The trip was organised jointly by the Gifted and Talented Waveney Schools Project in Suffolk and St John's College, Cambridge, to enrich the school curriculum in maths and science and give pupils a glimpse of university life.
One of the main aims of the project is to raise the aspirations and attainments of gifted and talented students in science and maths, and give them a glimpse of the opportunities that exist in engineering, and what better way of doing that than to give them hands-on experience in an inspiring setting.Beth Derks, of nodoubledutch.com
Taking part were year 7 and 8 pupils from six schools - five state schools and one independent school - all in the Waveney Valley. Their day began with a talk by Paul Thomas, a researcher at the Whittle Laboratory, who spoke about the maths and physics behind flight and gave an overview of possible careers in engineering.
After lunch the students walked to the Department of Engineering to put what they'd just learned into practise by making their own gliders using basic materials such as card, polystyrene, tape, paper clips and plasticine. Activities were coordinated by the Department's Outreach Officer Joy Warde and a team of volunteer student helpers.
Their designs - which varied from bi-planes to jumbo jets - were put to the test in one of the lecture theatres where the most elegant gliders flew a distance of 25 metres to shouts of applause. Those that were too heavy crash landed into the seating; those that weren't symmetrical or properly balanced flew at a tangent and hit the walls.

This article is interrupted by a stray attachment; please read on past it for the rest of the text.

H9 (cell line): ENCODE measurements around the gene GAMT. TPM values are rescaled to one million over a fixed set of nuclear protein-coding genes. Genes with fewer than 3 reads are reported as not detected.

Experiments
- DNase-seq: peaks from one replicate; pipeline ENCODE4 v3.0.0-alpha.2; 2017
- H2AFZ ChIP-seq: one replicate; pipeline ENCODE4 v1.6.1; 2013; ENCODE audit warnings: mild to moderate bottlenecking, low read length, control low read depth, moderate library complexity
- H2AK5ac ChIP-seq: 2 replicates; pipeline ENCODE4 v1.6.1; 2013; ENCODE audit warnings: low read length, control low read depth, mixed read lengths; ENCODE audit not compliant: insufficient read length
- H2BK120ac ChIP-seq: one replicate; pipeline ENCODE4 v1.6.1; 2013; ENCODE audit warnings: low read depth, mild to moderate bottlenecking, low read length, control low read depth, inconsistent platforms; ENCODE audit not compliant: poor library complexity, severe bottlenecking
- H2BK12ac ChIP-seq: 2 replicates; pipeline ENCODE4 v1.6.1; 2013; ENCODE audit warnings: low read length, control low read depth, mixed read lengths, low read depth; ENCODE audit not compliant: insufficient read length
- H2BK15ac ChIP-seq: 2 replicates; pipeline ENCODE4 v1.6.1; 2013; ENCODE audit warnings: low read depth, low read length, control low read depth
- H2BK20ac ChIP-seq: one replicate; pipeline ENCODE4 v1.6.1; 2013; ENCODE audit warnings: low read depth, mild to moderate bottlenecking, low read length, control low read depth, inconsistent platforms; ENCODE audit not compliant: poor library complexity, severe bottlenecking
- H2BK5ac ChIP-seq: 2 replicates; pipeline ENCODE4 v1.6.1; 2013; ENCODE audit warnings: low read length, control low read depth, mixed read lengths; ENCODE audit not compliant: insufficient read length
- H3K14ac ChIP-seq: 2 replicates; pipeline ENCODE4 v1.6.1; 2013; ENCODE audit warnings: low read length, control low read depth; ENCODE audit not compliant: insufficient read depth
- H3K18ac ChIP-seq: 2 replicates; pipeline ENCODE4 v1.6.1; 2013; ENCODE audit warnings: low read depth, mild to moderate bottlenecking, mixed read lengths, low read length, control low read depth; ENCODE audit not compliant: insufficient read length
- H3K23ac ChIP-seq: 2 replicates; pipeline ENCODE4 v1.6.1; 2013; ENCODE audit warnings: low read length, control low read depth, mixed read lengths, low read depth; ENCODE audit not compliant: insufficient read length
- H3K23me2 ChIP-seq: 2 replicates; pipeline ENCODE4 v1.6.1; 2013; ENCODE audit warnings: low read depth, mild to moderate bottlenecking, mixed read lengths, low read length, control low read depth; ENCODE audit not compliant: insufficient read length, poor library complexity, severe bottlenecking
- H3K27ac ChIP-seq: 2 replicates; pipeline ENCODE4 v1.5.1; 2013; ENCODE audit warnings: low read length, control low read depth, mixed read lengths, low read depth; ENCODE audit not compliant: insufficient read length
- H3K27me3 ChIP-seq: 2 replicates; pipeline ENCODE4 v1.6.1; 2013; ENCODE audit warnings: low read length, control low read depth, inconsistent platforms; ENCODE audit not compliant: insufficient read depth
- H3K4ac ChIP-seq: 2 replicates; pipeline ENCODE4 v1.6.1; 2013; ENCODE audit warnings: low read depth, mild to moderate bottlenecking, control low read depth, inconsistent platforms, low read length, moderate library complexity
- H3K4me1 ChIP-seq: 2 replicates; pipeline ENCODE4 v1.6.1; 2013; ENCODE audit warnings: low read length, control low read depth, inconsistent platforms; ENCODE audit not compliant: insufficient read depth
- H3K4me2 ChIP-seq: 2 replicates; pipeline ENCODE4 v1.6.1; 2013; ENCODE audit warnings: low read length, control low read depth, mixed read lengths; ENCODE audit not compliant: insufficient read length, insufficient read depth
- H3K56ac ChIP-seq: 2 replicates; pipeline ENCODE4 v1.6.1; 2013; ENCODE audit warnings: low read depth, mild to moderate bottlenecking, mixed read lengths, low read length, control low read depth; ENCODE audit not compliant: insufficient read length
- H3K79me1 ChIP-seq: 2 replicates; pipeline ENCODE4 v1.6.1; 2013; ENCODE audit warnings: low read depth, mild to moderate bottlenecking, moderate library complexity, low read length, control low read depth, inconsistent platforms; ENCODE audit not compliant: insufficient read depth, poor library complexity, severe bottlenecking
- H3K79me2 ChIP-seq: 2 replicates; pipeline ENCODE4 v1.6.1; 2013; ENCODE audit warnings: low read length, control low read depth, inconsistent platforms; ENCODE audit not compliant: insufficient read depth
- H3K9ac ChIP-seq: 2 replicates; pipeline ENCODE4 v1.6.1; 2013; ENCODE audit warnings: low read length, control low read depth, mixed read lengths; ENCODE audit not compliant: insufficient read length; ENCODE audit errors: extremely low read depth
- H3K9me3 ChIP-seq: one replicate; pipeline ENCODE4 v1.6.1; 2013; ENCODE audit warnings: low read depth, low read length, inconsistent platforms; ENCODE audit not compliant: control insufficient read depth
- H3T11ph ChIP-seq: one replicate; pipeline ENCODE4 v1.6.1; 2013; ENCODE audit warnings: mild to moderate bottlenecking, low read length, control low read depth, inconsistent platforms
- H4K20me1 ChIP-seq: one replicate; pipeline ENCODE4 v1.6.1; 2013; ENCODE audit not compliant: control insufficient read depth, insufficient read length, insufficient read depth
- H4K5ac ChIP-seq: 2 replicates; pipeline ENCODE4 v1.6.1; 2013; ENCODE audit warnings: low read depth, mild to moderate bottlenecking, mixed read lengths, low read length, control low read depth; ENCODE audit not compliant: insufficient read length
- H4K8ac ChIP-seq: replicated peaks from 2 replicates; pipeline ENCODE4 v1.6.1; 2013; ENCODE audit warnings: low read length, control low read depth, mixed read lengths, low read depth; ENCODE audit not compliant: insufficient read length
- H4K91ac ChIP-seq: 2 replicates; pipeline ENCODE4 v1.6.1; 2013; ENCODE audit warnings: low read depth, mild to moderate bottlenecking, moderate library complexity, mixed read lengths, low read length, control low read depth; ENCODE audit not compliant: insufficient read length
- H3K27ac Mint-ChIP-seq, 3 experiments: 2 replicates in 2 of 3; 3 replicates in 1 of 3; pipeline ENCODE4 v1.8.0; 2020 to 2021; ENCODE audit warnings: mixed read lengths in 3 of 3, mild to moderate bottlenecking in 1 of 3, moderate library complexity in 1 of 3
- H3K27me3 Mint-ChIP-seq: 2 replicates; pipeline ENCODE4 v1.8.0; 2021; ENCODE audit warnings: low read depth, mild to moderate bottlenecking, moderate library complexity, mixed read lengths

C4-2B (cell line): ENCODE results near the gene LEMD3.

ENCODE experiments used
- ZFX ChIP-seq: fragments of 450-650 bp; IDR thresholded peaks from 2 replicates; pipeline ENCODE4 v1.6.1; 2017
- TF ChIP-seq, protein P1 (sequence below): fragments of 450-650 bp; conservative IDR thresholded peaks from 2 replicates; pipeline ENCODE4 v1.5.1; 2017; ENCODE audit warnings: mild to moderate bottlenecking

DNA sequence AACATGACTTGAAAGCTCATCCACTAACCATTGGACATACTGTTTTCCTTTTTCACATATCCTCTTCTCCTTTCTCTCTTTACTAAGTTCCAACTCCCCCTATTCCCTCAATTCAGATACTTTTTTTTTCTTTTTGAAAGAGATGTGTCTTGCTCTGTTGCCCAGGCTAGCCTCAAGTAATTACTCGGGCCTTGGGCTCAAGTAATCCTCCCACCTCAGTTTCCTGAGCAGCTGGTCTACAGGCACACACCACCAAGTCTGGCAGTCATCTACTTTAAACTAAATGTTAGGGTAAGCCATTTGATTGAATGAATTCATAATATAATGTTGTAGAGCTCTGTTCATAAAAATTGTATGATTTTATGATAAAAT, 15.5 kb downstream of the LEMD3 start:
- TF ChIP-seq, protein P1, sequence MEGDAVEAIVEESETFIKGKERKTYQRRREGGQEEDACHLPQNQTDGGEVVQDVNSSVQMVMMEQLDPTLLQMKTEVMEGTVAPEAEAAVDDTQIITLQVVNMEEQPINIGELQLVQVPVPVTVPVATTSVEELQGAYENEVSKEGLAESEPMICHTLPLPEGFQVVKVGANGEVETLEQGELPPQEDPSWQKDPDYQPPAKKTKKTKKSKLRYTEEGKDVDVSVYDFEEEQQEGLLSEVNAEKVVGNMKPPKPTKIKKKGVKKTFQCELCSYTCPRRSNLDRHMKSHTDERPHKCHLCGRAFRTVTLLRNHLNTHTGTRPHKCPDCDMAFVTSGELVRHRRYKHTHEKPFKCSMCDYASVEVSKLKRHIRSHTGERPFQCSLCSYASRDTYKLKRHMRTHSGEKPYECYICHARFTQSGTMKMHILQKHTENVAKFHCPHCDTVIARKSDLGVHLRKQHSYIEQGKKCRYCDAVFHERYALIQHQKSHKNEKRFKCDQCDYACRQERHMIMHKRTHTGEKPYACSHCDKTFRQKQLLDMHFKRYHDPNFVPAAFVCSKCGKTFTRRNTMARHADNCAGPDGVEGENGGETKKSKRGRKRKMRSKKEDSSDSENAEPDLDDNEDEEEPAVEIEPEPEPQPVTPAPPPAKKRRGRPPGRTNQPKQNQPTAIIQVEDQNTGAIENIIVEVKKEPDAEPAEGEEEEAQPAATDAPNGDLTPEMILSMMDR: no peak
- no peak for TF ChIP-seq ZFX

"The best thing about the day is making things ourselves," said Cameron Read from Halesworth Middle School. He was hard at work with scissors and tape with his co-designer, Ben Bradshaw. "Our first glider smashed into a wall and fell to bits - now we've got just five minutes to make a new one," he said.
Antony Chambers, another pupil from Halesworth, said: "This is great fun for me because I might want to be a pilot in the future. I'm good at maths and I've been on a flight simulator in Germany - and they said I did well. The talk from Paul was really interesting."
The pupils' verdict on Cambridge was positive - and that included the vital matter of food. "The lunch at St John's was really good - a buffet with sausage rolls, chicken and éclairs," said Antony's friend, Jens Stohr with genuine appreciation.
The visit was part of a programme designed for Waveney schools by Beth Derks and Wietske Bohncke of www.nodoubledutch.com. Beth said: "One of the main aims of the project is to raise the aspirations and attainments of gifted and talented students in science and maths, and give them a glimpse of the opportunities that exist in engineering, and what better way of doing that than to give them hands-on experience in an inspiring setting. On the coach home pupils and teachers were buzzing with excitement."
All arrangements in Cambridge were made by Chris Cotton, Schools Liaison Officer at St John's College. He said: "We're able to act like a bridge between schools and the outreach resources that exist across the departments. In this case, we put together a programme that offered both a social and academic experience with insights into several aspects of Cambridge - including college life and research - with the accent on putting learning into action."